The previous chapter looked at the procedures required to consolidate financial statements at the date the parent acquires a controlling interest in the subsidiary. While this would rarely occur in practice, it does set the stage for the consolidation procedures subsequent to acquisition.
An important concept to keep in mind is that the elimination entries that are made to facilitate the preparation of the consolidated financial statements are never actually recorded and posted. What this means is that in subsequent years, those same elimination entries will need to be made, along with others.
In the previous chapter, you were introduced to two elimination entries. The first related to the “determination of excess” in the D&D schedule. The second related to the “distribution” of excess from the D&D schedule.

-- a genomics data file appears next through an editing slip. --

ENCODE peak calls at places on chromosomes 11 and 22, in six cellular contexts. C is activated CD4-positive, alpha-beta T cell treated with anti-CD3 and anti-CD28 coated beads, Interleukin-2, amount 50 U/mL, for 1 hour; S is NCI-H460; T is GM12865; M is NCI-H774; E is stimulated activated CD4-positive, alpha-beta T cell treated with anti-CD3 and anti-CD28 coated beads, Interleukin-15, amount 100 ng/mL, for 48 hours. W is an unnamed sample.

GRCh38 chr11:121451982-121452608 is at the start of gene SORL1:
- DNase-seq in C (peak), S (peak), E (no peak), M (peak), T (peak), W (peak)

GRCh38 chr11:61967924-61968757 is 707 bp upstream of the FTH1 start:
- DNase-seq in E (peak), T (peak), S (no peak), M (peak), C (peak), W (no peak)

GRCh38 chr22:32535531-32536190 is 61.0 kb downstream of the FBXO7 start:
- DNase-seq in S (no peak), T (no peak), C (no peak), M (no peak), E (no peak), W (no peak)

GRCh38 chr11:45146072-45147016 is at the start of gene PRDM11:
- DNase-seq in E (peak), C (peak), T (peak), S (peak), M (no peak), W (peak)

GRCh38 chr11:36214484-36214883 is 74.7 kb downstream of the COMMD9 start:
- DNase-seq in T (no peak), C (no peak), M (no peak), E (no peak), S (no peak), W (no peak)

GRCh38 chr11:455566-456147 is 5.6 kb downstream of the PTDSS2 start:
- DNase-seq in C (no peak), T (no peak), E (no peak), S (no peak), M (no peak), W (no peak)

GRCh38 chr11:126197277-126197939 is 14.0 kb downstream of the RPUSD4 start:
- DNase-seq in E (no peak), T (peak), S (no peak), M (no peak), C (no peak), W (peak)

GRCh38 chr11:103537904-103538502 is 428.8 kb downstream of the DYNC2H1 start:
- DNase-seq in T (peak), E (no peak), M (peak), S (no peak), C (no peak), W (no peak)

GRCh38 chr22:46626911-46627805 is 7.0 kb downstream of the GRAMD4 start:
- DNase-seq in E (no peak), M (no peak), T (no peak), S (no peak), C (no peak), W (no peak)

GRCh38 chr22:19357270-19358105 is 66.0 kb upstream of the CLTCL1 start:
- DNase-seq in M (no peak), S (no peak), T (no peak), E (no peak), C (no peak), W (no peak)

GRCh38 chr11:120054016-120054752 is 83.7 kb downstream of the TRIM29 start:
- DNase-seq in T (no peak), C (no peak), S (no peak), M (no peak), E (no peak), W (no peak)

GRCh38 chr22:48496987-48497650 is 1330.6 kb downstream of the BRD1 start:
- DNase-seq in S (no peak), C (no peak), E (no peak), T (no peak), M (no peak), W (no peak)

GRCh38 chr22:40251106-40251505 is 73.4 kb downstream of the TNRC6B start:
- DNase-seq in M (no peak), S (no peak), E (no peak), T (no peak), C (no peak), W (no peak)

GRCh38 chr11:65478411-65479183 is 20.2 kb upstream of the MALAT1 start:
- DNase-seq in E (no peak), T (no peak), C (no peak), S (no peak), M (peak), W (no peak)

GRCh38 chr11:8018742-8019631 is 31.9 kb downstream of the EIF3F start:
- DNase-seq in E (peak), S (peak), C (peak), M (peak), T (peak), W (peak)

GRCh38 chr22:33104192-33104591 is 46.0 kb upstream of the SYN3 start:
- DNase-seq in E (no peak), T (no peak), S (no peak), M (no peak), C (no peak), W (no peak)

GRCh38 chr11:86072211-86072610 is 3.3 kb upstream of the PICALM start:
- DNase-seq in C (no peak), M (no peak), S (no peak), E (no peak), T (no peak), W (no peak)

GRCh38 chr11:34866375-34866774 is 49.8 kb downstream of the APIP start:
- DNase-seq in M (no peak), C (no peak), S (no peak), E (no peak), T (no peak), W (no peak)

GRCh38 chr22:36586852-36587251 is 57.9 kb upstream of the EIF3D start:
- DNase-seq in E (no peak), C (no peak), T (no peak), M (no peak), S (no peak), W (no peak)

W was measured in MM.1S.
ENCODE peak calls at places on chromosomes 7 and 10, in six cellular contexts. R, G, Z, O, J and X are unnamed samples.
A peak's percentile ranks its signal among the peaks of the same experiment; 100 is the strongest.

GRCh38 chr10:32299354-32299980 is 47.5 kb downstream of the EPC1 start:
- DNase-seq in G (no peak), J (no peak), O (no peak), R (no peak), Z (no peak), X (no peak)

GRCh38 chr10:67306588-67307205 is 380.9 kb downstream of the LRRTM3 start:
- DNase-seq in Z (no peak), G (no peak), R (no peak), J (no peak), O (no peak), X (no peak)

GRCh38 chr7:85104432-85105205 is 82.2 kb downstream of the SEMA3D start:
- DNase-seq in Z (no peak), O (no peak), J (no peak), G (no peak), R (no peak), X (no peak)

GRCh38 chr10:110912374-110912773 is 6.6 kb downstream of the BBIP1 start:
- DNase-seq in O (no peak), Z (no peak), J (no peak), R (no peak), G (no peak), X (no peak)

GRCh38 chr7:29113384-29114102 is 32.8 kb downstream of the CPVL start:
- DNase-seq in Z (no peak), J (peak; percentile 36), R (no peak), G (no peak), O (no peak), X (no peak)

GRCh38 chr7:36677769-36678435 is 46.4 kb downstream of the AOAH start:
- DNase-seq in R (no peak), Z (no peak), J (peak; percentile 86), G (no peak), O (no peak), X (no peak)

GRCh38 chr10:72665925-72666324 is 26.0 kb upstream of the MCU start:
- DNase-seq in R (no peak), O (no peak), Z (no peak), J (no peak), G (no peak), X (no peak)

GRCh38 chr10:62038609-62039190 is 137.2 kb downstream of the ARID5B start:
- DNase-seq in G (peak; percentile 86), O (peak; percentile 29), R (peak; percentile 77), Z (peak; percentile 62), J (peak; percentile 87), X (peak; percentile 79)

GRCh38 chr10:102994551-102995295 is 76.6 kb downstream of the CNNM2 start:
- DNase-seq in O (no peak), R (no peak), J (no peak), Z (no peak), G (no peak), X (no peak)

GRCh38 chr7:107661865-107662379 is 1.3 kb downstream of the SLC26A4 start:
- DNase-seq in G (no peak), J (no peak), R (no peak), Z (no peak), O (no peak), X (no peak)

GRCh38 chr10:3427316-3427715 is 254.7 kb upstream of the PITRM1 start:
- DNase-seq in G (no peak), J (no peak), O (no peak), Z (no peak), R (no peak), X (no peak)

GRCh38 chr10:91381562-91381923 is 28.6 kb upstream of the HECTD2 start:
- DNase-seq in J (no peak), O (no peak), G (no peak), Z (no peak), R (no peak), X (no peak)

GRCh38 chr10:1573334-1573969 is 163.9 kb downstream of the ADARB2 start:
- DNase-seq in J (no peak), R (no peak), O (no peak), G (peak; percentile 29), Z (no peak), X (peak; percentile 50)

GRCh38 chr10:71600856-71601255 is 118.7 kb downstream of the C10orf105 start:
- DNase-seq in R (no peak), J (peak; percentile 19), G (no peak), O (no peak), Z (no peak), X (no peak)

In consolidations subsequent to the date of acquisition, these two elimination entries need to be made. Also, income impacts from these elimination entries have to be made. For example, if a depreciable asset is increased in value, then the depreciation expense in subsequent years must also be increased. There’s more! Go here to find out.